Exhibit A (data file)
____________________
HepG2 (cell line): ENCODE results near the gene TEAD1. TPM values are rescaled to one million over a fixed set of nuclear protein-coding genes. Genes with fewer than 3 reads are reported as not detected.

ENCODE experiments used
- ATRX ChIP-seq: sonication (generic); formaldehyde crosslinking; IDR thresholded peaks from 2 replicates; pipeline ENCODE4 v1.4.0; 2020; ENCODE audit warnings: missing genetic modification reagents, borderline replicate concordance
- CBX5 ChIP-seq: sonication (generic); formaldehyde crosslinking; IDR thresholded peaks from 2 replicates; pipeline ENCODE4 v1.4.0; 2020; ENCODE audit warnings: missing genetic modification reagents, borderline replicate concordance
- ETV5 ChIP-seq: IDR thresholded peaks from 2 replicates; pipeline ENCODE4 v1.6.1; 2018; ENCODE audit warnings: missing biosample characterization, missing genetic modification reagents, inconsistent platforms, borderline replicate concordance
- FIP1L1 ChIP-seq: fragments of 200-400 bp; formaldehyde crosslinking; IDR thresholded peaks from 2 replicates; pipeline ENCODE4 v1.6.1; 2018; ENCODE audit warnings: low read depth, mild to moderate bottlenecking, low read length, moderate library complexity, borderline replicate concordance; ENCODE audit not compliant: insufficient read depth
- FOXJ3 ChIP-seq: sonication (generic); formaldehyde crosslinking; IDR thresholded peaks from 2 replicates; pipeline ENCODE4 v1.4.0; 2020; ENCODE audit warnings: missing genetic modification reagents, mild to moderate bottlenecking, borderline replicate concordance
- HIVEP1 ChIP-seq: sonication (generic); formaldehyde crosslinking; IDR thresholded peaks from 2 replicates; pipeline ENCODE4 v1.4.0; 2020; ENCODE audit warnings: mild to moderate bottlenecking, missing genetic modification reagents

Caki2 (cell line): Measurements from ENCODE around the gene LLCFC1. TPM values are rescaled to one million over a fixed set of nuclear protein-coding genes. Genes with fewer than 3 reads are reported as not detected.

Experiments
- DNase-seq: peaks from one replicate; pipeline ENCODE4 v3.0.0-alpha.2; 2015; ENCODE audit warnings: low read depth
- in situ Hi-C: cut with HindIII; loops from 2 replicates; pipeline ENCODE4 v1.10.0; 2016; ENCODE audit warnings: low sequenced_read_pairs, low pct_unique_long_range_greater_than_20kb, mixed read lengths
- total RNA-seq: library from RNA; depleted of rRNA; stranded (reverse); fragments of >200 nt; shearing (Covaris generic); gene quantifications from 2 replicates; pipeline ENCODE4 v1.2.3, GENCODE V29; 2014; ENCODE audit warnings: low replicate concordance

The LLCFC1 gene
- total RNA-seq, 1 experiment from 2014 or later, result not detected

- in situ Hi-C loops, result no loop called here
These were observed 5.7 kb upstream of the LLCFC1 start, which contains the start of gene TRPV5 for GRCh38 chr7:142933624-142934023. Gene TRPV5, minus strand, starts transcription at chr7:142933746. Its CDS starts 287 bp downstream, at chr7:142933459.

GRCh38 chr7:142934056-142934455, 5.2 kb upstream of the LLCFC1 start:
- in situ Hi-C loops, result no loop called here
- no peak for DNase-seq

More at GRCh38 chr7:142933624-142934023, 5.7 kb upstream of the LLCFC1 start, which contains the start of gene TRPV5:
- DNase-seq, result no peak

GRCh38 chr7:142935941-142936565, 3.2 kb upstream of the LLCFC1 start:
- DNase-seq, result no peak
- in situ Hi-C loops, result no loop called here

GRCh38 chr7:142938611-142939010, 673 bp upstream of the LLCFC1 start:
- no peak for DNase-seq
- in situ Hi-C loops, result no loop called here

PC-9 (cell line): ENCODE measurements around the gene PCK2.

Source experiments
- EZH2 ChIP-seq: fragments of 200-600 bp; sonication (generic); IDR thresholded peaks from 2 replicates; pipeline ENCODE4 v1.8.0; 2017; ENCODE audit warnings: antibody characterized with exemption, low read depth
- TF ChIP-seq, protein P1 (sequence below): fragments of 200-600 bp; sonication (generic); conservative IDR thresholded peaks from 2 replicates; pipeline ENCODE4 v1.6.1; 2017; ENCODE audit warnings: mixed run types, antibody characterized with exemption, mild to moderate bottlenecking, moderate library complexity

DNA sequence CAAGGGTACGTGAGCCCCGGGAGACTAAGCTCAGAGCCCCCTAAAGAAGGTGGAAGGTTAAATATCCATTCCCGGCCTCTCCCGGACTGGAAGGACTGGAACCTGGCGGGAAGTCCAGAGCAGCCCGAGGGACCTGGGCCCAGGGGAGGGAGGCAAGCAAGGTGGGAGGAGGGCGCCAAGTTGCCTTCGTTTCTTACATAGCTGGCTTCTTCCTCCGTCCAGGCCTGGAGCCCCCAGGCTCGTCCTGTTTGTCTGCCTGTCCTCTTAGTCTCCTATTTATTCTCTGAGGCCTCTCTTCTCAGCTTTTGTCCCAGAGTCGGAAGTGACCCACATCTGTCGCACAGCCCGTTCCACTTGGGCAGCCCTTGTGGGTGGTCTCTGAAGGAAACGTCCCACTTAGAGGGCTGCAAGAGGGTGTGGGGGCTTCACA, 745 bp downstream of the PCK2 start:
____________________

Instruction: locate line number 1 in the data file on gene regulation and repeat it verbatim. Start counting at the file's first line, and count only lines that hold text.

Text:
HepG2 (cell line): ENCODE results near the gene TEAD1. TPM values are rescaled to one million over a fixed set of nuclear protein-coding genes. Genes with fewer than 3 reads are reported as not detected.